At the Alt.net conference Someone put a sheet on the wall and folks filled it out with:
here is a flickr link to the photo of the first page and here is what was on the sheet:
Update: AltNetPedia has this list in much better order now.
What tools do you use?
Big Witeboard Wall!
Textmate for C# (Really!)
Active Record Migrations
Synergy (network KVM)
XML Doc Viewer
Lots of e
Today at the alt.net conference, Scott Guthrie demoed the new MVC architecture that Microsoft will be releasing in Spring 2008 for web apps. The first CTP should be available in two weeks. This architecture is very similar in many ways to the Rails architecture but takes full advantage of Microsoft .NET 3.5’s features and the strong typing in .NET. The crowed of alpha geeks that where incredibly critical of Microsoft the night before all gathered in one room and intently listened. Many questions were asked: Does this framework work with such and such? Can I do so and so. Scott’s answer was yes to all of these questions. The crowed was enchanted by Guthrie. No one had anything negative to say. There were a few syntactic and minor suggestions. And some mental wresting from some of the geeks, but Scott’s technical answers addressed the issues raised. Everyone was incredibly impressed. Scott’s presentation and rapid fire answers to questions demonstrated his detailed understanding of all the testing frameworks as well as alternative development frameworks out there and his team’s synthesis of all this knowledge in what appears to be a superior product to what currently exists in the market.
This will be a MVC pattern similar to Rails with a similar URL mapping convention and an architecture that allows you to plug in your favorite testing tools. Both Scott Hanselman and Philip Wheat taped the talk and will post it shortly. I strongly recommend watching it. This architecture is far superior in separation of concerns, testability, maintainability, and scalability to the existing ASP.NET architecture that was basically mimicking a state-full WinForms environment in a stateless web world to bring existing WinForms developers up to speed with web application development quickly. It will enter a heated battle with Ruby on Rails for the top spot as the best way to develop modern web apps. The Microsoft .NET Framework will have certain advantages such as WCF, Linq, and strong typing while the dynamic nature of Ruby and it’s faster innovation rates due to its open source nature will have other advantages. It will be interesting to see how this fight will pan out.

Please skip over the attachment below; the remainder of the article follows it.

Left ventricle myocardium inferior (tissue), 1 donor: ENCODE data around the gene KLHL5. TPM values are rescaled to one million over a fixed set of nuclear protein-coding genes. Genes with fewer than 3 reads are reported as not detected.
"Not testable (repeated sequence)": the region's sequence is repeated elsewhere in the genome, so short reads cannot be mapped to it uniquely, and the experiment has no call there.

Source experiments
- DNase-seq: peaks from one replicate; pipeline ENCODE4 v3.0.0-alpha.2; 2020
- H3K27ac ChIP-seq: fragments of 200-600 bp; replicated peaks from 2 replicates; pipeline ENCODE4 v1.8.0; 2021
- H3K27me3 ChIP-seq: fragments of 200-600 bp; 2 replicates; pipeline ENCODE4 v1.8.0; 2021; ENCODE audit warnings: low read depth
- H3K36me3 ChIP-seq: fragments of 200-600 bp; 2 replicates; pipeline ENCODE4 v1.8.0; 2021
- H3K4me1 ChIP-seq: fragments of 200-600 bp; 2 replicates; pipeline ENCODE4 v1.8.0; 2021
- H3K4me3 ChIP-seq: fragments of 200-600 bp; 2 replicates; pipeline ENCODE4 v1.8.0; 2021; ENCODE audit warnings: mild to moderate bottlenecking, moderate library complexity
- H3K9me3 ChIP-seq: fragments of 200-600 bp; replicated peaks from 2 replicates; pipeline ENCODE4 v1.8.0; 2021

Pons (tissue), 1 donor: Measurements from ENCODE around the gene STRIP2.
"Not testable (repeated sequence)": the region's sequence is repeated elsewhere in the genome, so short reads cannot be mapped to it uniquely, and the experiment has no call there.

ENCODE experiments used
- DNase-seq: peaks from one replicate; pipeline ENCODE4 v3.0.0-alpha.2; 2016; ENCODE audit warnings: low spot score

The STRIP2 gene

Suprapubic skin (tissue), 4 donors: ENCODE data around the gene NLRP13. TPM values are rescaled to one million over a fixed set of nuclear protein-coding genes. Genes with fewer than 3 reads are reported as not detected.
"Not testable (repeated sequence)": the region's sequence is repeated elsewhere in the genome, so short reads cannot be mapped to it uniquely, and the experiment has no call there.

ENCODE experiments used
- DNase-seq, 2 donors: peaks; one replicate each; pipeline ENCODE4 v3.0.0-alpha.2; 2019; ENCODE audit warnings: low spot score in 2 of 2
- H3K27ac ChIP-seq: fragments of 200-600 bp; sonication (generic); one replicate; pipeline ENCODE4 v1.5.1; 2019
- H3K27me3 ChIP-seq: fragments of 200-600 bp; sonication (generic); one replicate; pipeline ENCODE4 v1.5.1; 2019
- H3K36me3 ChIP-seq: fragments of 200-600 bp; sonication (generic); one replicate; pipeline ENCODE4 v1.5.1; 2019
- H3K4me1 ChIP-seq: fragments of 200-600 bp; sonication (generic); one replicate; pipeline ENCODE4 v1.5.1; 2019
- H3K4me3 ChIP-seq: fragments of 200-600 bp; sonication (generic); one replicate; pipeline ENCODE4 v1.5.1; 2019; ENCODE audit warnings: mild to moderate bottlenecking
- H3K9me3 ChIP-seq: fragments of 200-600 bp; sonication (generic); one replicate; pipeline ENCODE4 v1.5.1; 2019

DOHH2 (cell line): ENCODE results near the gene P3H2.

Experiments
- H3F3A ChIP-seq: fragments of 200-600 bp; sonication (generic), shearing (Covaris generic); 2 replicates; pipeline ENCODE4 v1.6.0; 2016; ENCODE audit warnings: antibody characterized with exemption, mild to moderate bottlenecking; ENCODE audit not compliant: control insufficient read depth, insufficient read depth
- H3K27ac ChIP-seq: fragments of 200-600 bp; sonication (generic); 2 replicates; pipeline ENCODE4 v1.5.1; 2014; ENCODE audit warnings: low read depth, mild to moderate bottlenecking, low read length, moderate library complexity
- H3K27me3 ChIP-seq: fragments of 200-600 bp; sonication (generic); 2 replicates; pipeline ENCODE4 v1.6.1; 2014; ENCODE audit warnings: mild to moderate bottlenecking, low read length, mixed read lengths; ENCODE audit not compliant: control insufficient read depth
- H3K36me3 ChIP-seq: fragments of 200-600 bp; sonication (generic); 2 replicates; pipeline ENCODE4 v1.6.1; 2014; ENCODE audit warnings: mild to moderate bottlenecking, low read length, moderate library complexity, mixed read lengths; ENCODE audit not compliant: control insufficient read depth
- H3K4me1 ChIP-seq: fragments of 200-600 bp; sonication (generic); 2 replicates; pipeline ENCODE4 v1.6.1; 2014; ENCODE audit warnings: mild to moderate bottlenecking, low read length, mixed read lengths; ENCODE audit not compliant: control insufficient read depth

Note that because of a fundamental change in the design, there will be a new (smaller) set of ASP.NET controls that will work in this model. This architecture relies more on the native html controls (which is a good thing. See my CSS blog post to see what hoops you need to jump through to make ASP.NET controls work well with CSS). AJAX Control Toolkit controls that talk to the server also will get counter parts that will work in this model. There will be no change to the Microsoft Ajax Library or the networking stack of the Microsoft Ajax offering. This stack will also improve the existing ASP.NET architecture by replacing the UpdatePanel that was designed to wrap existing ASP.NET controls which were not originally designed for Ajax with a control that can be passed into the app as a JSON object and placed in a placeholder.
To read other perspectives please read the following blogs:
jay flowers: loop diagrams from system thinking
jeffery palermo: advanced nhybernate techniques
paul juliean : different styles of pair programming
mvc stuff and plugging the dlr into that ruby view,
can we call it msft does rails
ndunit and xunit
ddd domain driven design
scott belware behavior driven design
rod how to sell agile to management
making tests pretty
eric anderson how to introduce bdd to developers who are not actively seeking better ways to do that. how to lower barrrier to writing specs
passion, what to do to build that passion
what is going on with architecture, what you have learned about
futurespective on msft. give msft ideas on where to go.
what we lack in .net community that they have in ruby and java community
scott gu new mvc pattern from msft. use nunit to test it.
simon guest guidance or lack of from msdn. how to fix or replace it
westin benford monorailmoving from asp.net to monorail. why would someone spend 6 months on monorail and then move to ror
dynamic languages on the cl
aspect oriented programming
why move from tdd to bdd.
how to move organizational skill up
kevin d? how to move legacy code under test
jacob boris. how to avoid xml hell
howard turking. runs msdn magazine (laughter which was not cool) how to systematically moving it up to the masses vs c++ hates the vb community.
moving a .net team to ror. tips tricks